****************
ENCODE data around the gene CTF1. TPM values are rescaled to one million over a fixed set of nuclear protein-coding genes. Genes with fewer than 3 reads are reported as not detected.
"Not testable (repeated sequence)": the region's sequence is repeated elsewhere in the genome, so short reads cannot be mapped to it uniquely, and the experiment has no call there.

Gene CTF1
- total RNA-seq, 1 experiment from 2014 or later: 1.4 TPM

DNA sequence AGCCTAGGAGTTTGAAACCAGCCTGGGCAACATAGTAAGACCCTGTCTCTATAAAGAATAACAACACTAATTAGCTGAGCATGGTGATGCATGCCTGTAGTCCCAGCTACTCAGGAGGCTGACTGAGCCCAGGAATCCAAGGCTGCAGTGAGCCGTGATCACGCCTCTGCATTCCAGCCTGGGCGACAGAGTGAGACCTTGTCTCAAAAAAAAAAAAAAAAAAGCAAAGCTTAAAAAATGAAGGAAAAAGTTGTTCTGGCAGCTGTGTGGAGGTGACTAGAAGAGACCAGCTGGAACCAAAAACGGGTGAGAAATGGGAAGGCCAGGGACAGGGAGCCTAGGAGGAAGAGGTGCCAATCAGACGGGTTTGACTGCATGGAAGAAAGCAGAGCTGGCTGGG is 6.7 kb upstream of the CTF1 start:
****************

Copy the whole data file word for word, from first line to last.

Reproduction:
ENCODE data around the gene CTF1. TPM values are rescaled to one million over a fixed set of nuclear protein-coding genes. Genes with fewer than 3 reads are reported as not detected.
"Not testable (repeated sequence)": the region's sequence is repeated elsewhere in the genome, so short reads cannot be mapped to it uniquely, and the experiment has no call there.

Gene CTF1
- total RNA-seq, 1 experiment from 2014 or later: 1.4 TPM

DNA sequence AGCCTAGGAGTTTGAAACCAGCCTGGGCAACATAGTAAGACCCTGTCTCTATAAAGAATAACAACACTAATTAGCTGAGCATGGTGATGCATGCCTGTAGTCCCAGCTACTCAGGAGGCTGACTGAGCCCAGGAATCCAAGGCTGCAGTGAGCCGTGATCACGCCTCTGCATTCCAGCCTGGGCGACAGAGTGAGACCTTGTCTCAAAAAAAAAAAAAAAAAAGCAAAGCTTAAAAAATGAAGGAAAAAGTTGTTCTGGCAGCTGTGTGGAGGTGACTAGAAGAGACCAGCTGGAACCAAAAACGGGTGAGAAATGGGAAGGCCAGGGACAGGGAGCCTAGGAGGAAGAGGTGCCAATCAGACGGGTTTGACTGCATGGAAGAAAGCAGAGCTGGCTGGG is 6.7 kb upstream of the CTF1 start: